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$$S$$-integral preperiodic points for dynamical systems over number fields. (English) Zbl 1243.11073
From the introduction: Let $$K$$ be a number field with algebraic closure $$\overline K$$, let $$S$$ be a finite set of places of $$K$$ including all of the archimedean places, and let $$\mathcal O_S$$ denote the ring of $$S$$-integers in $$K$$. Given two points $$P,Q \in \mathbb P^1(\overline K)$$, we say that $$Q$$ is $$S$$-integral with respect to $$P$$ if the Zariski closures of $$P$$ and $$Q$$ do not meet in the model $$\mathbb P^1_{\mathcal O_S}$$ for $$\mathbb P^1$$. Intuitively, this means that $$P$$ and $$Q$$ have distinct reduction with respect to each place of $$\overline K$$ lying over the places of $$K$$ outside $$S$$.
Let $$\phi: \mathbb P^1\to\mathbb P^1$$ be a rational map of degree at least two defined over $$K$$. A point $$P\in \mathbb P^1(\overline K)$$ is called periodic (with respect to $$\phi$$) if $$\phi^n(P) = P$$ for some $$n\geq 1$$, where $$\phi^n$$ denotes the map $$\phi$$ composed with itself $$n$$ times. More generally, $$P$$ is called preperiodic if some iterate $$\phi^n(P)$$ of it is periodic. By analogy with several well-known results in Diophantine geometry, S.-i. Ih has conjectured the following finiteness property for $$S$$-integral preperiodic points.
Conjecture 1 (Ih). Let $$K$$ be a number field, let $$\phi: \mathbb P^1\to\mathbb P^1$$ be a rational map of degree at least two defined over $$K$$, and let $$S$$ be a finite set of places of $$K$$ including all of the archimedean places. Let $$P\in \mathbb P^1(\overline K)$$ be a nonpreperiodic point. Then the set of preperiodic points in $$\mathbb P^1(\overline K)$$ which are $$S$$-integral with respect to $$P$$ is finite.
M. Baker, S.-i. Ih and R. Rumely [Algebra Number Theory 2, No. 2, 217–248 (2008; Zbl 1182.11030)] have proved this conjecture in the following cases: (a) $$\phi(z) = z^n$$ for some $$n\geq 2$$, where $$z$$ denotes the standard affine coordinate on $$\mathbb P^1$$; (b) $$\phi$$ is a LattĂ©s map associated to an elliptic curve $$E/K$$; and (c) $$\phi$$ is a Chebyshev map (although in this latter case they do not work out the details in their paper). In all three of these cases the map $$\phi$$ is defined via the multiplication-by-$$n$$ map on a commutative algebraic group $$G$$ (either $$\mathbb G_m$$ or $$E$$), in the latter two cases by replacing $$G$$ with a quotient of itself by some nontrivial automorphism. The $$\phi$$-preperiodic points on $$\mathbb P^1$$ are thus closely related to the torsion points on the group $$G$$.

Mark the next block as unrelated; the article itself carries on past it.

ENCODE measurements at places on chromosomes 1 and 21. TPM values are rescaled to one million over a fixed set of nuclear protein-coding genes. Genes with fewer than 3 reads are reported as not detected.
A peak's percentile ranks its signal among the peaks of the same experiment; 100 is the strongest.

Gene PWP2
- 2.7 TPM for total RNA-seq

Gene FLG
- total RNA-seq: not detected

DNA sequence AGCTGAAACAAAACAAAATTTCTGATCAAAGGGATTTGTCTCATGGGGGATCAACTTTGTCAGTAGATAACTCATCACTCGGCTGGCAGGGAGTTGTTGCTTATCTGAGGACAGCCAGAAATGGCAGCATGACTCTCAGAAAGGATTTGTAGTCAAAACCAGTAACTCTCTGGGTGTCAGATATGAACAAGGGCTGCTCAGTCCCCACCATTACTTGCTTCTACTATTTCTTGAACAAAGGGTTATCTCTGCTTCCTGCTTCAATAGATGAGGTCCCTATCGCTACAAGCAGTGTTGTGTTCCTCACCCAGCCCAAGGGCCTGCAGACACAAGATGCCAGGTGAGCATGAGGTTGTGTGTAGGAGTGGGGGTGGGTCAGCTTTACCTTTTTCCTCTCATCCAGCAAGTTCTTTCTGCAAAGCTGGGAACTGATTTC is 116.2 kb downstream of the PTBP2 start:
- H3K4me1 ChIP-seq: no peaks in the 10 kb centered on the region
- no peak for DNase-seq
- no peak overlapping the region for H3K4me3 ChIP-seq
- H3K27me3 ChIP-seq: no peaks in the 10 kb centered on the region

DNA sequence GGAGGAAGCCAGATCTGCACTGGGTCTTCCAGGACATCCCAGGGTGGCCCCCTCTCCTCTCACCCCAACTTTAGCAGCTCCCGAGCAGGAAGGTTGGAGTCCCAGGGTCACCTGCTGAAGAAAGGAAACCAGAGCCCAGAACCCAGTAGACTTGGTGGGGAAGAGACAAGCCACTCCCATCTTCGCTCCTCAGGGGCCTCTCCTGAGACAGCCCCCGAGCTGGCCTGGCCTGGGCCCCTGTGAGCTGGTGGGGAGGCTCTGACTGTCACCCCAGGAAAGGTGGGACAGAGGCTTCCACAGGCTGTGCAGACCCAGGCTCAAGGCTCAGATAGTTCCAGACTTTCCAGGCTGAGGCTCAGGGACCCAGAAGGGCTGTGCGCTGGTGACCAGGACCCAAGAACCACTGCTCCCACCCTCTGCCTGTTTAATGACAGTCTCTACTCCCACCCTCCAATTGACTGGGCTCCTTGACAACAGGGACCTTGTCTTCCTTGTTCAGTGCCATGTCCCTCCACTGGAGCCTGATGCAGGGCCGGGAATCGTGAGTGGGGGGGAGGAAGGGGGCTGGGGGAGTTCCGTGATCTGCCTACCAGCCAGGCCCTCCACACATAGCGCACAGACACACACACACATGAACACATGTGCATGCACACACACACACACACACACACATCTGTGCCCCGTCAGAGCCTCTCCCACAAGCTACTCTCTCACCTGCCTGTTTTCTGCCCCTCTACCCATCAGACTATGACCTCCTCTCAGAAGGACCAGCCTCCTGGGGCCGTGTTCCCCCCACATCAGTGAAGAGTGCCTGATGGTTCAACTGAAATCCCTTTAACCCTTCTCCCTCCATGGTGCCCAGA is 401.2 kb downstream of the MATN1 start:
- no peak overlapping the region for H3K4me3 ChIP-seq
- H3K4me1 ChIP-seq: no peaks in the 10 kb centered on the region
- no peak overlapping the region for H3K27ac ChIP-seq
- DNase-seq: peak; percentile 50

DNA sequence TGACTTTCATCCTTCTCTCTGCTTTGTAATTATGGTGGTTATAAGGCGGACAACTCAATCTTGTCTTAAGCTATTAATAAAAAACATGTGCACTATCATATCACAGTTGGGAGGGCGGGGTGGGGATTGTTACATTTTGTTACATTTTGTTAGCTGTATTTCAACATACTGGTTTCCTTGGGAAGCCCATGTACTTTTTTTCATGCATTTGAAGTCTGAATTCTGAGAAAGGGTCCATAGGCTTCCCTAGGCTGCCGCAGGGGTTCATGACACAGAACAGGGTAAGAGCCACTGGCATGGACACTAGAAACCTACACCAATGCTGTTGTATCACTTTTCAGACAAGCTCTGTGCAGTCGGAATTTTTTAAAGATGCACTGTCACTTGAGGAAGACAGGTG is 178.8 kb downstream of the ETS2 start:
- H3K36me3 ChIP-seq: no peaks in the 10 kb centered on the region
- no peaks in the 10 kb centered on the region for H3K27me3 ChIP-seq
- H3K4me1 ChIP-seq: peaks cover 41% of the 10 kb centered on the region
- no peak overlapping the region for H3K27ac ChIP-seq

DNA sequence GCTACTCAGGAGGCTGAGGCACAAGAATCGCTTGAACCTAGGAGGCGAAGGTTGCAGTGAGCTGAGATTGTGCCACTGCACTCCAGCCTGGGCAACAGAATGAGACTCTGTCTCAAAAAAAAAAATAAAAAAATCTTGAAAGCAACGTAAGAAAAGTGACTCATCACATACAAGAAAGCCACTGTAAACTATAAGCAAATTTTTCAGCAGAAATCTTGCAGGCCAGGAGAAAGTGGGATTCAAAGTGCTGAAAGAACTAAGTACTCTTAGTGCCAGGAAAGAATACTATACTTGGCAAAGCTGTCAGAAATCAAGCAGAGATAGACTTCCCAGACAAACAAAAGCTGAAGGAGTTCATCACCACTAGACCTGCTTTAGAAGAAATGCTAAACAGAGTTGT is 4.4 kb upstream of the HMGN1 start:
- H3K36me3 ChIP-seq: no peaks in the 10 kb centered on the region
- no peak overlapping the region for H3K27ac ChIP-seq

In this paper we prove a special case of Conjecture 1 which holds for an arbitrary map $$\phi$$, but which requires certain local conditions on the non-preperiodic point $$P\in \mathbb P^1(\overline K)$$. For each place $$v$$ of $$K$$, the map $$\phi: \mathbb P^1(\mathbb C_v)\to \mathbb P^1(\mathbb C_v)$$ determines a decomposition $$\mathbb P^1(\mathbb C_v) = \mathcal F_v(\phi) \cup\mathcal J_v(\phi)$$ of the projective line into two disjoint subsets, the $$v$$-adic Fatou set $$\mathcal F_v(\phi)$$ and Julia set $$\mathcal J_v(\phi)$$. …Given a point $$P\in \mathbb P^1(\overline K)$$ and a place $$v$$ of $$K$$, we say that $$P$$ is a totally Fatou point at $$v$$ (with respect to $$\phi$$) if each of the $$[K(P) : K]$$ embeddings of $$P$$ into $$\mathbb P^1(\mathbb C_v)$$ is contained in the Fatou set $$\mathcal F_v(\phi)$$.
Theorem 1. Let $$K, S$$, $$\phi: \mathbb P^1\to \mathbb P^1$$, and $$P\in \mathbb P^1(\overline K)$$ satisfy the same hypotheses as in Conjecture 1. Assume in addition that $$P$$ is a totally Fatou point at all places $$v$$ of $$K$$. Then the set of preperiodic points $$\mathbb P^1(\overline K)$$ which are $$S$$-integral with respect to $$P$$ is finite.
In the proof the authors make use of the equidistribution theorem for small points with respect to the canonical height associated to $$\phi$$.

##### MSC:
 11G50 Heights 37P30 Height functions; Green functions; invariant measures in arithmetic and non-Archimedean dynamical systems 37P40 Non-Archimedean Fatou and Julia sets 11R04 Algebraic numbers; rings of algebraic integers
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